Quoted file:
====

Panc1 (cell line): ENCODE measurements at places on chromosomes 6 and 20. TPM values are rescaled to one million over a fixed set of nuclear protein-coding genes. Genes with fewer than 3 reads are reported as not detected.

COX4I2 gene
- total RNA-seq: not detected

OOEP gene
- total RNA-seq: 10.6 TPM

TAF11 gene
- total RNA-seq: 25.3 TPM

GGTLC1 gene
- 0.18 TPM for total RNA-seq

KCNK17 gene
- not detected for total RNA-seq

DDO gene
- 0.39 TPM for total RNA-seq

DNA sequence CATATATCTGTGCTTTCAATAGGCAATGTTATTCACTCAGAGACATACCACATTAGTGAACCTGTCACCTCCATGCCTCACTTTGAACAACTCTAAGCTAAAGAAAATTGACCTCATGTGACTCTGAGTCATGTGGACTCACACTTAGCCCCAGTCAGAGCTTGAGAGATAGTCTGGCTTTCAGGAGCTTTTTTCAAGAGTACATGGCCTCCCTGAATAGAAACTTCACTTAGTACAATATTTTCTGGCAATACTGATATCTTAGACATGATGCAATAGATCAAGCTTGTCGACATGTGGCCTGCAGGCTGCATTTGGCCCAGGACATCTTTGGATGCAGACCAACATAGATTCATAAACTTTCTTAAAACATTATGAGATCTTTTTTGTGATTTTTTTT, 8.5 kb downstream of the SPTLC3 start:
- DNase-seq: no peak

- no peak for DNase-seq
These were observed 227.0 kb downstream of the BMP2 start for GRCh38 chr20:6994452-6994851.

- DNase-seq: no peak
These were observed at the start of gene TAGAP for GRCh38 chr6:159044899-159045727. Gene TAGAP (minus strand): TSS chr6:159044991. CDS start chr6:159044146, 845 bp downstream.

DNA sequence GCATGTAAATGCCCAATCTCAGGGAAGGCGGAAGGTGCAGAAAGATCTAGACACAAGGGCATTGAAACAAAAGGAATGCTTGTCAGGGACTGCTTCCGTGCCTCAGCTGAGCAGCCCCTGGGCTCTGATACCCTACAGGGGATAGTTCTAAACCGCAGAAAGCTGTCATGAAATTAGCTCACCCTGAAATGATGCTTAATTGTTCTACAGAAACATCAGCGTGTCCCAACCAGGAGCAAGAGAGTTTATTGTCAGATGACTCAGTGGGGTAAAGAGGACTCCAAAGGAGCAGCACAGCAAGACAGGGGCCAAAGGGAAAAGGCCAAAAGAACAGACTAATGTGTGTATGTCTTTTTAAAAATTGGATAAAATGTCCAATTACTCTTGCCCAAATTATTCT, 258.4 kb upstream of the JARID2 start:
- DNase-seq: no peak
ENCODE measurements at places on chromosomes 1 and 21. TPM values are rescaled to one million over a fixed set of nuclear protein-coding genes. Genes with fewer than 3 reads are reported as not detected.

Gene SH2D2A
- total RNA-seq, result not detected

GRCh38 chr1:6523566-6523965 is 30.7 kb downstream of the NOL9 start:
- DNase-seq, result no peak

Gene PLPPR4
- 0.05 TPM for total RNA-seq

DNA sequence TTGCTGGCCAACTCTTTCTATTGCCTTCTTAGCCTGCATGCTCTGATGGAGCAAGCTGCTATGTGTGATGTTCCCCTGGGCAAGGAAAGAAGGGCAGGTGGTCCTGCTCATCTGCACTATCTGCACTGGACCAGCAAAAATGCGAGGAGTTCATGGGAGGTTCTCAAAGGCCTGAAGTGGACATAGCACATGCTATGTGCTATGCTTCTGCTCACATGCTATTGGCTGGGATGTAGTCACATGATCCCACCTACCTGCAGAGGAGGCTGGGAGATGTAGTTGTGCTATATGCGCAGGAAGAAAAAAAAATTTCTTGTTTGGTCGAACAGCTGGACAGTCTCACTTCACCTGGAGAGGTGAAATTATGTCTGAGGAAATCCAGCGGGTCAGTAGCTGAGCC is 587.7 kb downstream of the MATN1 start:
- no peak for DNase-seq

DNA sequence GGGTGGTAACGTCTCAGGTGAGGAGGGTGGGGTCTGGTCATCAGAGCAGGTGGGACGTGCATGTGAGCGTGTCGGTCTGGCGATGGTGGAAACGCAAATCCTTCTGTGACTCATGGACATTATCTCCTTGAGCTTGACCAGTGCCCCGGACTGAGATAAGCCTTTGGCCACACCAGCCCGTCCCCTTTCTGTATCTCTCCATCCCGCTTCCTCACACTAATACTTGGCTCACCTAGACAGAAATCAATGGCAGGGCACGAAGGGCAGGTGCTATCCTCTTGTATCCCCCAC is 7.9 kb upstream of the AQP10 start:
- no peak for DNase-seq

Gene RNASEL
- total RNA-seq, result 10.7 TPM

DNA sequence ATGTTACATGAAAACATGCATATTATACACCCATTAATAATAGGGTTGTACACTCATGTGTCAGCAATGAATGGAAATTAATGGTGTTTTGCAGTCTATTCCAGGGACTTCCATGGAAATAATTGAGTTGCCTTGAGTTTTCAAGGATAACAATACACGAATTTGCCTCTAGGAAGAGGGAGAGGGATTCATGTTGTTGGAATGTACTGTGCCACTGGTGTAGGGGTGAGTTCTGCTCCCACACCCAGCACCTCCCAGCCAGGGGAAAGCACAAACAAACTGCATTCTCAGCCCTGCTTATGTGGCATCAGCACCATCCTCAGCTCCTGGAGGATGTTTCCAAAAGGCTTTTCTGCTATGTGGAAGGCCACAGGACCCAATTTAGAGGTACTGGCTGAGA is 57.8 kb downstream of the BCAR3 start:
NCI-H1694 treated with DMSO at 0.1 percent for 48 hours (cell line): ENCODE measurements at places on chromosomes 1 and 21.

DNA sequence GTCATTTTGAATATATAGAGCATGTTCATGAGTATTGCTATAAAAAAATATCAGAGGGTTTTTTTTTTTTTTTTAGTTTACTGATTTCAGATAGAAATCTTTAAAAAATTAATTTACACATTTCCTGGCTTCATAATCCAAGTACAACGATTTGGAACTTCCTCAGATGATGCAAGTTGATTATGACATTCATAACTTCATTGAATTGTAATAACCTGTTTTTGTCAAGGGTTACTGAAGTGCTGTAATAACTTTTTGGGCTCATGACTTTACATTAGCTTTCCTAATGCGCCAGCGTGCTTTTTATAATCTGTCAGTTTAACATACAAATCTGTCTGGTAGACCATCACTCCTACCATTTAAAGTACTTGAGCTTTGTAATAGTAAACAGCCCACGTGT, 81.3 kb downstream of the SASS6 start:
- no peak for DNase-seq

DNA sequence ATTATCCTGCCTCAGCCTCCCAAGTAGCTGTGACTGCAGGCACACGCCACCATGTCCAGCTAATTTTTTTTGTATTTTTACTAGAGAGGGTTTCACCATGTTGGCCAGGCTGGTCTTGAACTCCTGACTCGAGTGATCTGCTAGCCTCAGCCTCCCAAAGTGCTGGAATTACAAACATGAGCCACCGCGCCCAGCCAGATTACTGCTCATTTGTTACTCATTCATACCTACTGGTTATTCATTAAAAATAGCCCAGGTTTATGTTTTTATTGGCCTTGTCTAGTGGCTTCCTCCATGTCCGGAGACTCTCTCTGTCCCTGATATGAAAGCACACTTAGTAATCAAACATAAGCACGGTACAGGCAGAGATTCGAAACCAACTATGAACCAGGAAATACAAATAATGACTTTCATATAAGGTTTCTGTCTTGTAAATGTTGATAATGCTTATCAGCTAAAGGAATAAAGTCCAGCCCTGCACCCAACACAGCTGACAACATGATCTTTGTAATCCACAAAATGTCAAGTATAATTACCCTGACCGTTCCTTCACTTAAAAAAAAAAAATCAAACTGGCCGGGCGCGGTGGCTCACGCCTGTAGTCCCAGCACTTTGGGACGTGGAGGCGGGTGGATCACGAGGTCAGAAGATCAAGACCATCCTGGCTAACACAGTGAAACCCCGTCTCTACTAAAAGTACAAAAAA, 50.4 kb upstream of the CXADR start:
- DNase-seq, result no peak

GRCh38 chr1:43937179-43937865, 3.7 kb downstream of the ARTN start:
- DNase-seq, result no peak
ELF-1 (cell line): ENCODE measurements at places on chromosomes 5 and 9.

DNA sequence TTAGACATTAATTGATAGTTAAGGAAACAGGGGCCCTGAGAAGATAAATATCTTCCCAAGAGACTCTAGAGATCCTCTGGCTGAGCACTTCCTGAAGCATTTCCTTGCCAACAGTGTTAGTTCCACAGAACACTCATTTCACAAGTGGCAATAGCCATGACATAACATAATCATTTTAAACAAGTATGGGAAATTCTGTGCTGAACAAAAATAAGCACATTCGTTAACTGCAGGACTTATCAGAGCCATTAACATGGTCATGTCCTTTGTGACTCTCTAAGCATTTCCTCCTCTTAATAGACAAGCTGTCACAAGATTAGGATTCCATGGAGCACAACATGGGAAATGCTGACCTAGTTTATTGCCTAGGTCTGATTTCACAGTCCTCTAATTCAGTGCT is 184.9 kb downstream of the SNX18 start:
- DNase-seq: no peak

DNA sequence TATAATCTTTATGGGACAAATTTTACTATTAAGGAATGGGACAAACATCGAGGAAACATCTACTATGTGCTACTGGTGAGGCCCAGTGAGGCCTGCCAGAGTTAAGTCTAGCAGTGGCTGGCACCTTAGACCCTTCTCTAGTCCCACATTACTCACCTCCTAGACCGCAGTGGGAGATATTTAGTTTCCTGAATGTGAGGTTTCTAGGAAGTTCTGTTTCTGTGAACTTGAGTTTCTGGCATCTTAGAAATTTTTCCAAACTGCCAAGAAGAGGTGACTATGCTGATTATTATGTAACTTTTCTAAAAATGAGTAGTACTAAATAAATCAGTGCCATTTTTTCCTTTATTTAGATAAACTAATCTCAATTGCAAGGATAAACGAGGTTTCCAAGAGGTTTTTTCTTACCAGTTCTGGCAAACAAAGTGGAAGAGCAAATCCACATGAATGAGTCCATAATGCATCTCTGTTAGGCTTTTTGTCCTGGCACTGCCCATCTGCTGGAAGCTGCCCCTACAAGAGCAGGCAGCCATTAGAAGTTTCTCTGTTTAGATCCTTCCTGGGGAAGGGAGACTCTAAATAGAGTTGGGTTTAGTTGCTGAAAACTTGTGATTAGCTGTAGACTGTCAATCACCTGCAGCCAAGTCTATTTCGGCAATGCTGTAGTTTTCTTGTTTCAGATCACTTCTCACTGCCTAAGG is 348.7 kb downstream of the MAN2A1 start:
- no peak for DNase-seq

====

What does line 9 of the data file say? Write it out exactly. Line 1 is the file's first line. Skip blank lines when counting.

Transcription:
- 0.18 TPM for total RNA-seq